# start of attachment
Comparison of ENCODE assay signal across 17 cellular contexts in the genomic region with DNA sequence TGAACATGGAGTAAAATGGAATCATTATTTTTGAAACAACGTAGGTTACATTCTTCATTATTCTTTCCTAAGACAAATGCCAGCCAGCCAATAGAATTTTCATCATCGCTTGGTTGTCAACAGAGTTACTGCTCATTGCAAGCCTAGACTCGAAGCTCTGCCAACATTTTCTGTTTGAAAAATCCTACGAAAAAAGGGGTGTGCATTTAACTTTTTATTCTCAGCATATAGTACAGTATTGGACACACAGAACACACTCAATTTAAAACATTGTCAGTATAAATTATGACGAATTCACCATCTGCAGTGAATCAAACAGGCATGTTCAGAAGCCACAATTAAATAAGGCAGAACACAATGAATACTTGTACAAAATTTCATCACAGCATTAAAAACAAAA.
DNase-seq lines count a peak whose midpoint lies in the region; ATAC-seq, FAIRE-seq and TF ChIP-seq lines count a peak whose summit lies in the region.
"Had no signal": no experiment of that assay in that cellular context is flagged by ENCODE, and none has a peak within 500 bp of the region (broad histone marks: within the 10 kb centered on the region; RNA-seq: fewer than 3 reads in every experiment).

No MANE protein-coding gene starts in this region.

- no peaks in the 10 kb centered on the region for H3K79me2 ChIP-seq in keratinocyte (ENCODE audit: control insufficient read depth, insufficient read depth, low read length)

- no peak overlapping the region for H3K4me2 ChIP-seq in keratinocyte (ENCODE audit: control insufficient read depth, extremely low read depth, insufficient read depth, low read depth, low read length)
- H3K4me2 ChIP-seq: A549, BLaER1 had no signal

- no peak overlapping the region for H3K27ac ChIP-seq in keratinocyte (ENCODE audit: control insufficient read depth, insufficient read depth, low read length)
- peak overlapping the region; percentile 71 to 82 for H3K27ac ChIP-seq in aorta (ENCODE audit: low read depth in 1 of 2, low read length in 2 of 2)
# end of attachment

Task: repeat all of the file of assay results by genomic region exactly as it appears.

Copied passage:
Comparison of ENCODE assay signal across 17 cellular contexts in the genomic region with DNA sequence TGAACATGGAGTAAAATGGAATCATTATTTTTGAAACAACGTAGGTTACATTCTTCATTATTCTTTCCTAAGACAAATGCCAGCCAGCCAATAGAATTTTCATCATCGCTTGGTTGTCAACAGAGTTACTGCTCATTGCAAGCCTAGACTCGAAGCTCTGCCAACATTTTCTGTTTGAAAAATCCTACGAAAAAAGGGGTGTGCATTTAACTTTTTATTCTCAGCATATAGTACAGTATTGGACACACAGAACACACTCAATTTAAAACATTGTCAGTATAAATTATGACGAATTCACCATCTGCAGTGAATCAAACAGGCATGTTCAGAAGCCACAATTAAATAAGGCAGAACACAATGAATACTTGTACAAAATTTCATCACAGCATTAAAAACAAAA.
DNase-seq lines count a peak whose midpoint lies in the region; ATAC-seq, FAIRE-seq and TF ChIP-seq lines count a peak whose summit lies in the region.
"Had no signal": no experiment of that assay in that cellular context is flagged by ENCODE, and none has a peak within 500 bp of the region (broad histone marks: within the 10 kb centered on the region; RNA-seq: fewer than 3 reads in every experiment).

No MANE protein-coding gene starts in this region.

- no peaks in the 10 kb centered on the region for H3K79me2 ChIP-seq in keratinocyte (ENCODE audit: control insufficient read depth, insufficient read depth, low read length)

- no peak overlapping the region for H3K4me2 ChIP-seq in keratinocyte (ENCODE audit: control insufficient read depth, extremely low read depth, insufficient read depth, low read depth, low read length)
- H3K4me2 ChIP-seq: A549, BLaER1 had no signal

- no peak overlapping the region for H3K27ac ChIP-seq in keratinocyte (ENCODE audit: control insufficient read depth, insufficient read depth, low read length)
- peak overlapping the region; percentile 71 to 82 for H3K27ac ChIP-seq in aorta (ENCODE audit: low read depth in 1 of 2, low read length in 2 of 2)